Matching trial design decisions to the needs of those you hope will use the results: the PRECIS-2 tool. Research Waste/EQUATOR -Increasing value and reducing waste in biomedical research conference
My methodological expertise includes qualitative and quantitative research methods including surveys, focus groups, Delphi process and systemat reviewing. During my PhD I collaborated with over 80 researchers to create a tool to help trialists design trials taking an explanatory approach (ideal conditions) or pragmatic (usual care) - PRECIS-2. This involved improving the original PRECIS (2009) tool and validating the new improved PRECIS-2. I am working with the IDEAL Collaboration to update their framework for designing trials using the PRECIS-2 tool and in discussion with the EU funded GetReal team about pragmatic trial design. Research applying PRECIS-2 to Primary Care Trials (APT) has been undertaken at the Pragmatic Clinical Trials Unit. Work is also underway with researchers at the researchers in Canada to investigate if pragmatic trials sacrifice internal validity for external validity and to compare effect sizes of pragmatic and explanatory trials. PRECIS-2 is part of ongoing research within Trial Forge. I am particularly interested in the utilising the PRECIS-2 tool in projects led by NMAHP RU and researchers at the University of Stirling.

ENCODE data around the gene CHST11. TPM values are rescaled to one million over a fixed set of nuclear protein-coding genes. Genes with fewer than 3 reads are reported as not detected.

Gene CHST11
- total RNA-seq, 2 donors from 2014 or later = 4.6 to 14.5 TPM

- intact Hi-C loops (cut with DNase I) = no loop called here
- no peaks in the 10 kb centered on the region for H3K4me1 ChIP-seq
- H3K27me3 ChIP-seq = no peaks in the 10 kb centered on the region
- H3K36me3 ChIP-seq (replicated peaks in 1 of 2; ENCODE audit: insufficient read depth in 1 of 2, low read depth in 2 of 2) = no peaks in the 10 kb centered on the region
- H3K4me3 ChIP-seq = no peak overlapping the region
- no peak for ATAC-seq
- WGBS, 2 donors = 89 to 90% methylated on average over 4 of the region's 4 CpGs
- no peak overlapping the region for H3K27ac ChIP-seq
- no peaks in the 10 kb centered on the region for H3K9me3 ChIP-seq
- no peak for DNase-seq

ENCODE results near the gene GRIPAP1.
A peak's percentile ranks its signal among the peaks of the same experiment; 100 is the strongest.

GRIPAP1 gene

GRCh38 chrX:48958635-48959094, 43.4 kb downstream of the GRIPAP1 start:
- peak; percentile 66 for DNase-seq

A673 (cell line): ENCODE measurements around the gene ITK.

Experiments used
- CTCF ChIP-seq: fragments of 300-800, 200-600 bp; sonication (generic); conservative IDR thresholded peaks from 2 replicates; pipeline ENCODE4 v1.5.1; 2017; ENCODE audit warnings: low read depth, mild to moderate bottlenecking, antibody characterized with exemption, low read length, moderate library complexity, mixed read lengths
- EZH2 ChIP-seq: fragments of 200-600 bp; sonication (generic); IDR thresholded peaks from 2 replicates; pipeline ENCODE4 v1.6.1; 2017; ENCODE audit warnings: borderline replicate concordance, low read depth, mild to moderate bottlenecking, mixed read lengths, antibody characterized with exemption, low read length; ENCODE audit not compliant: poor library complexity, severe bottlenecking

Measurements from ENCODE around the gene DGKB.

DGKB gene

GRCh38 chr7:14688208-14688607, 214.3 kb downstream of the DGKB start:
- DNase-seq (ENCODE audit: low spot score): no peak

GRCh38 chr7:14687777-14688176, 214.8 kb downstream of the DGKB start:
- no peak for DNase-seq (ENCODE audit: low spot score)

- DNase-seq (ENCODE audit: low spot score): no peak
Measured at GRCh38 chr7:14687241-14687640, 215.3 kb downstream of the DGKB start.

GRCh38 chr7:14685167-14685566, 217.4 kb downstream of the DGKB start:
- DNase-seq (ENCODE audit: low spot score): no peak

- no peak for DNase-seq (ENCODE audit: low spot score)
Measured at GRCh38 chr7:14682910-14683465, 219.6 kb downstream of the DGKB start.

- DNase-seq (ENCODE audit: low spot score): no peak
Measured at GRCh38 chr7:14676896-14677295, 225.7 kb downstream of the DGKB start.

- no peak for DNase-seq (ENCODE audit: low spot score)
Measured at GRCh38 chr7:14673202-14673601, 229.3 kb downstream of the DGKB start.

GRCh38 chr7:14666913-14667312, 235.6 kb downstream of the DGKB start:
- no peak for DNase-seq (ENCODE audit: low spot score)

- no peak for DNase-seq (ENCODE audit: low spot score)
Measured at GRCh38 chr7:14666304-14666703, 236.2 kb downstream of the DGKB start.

I have also been actively involved in the EU 7th Framework DECIDE project, Work package 3 creating patent versions of clinical guidelines.
We Can Quit 2 PI: Professor Linda Bauld Funded by: Health Research Board –
Santesso N, Morgano GP, Jack SA, Haynes RB, Hill S, Treweek S, Schunemann H, Callaghan M, Graham K, Harbour R, Kunnamo I, Liira H, Loudon K, McFarlane E, Ritchie K, Service D & Thornton J (2016) Dissemination of clinical practice guidelines: A content analysis of patient versions , Medical Decision Making, 36 (6), pp. 692-702.
Forbes G, Loudon K, Treweek S, Taylor S & Eldridge S (2015) How best to design a clinical trial that is relevant to practice? Applying PRECIS-2, a trial design tool, to primary care trials (Meeting Abstract).